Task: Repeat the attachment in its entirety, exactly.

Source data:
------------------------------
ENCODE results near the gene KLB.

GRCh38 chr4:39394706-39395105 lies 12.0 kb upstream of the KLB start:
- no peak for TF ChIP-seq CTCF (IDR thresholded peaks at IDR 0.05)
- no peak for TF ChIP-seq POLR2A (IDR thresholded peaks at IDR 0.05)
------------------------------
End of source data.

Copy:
ENCODE results near the gene KLB.

GRCh38 chr4:39394706-39395105 lies 12.0 kb upstream of the KLB start:
- no peak for TF ChIP-seq CTCF (IDR thresholded peaks at IDR 0.05)
- no peak for TF ChIP-seq POLR2A (IDR thresholded peaks at IDR 0.05)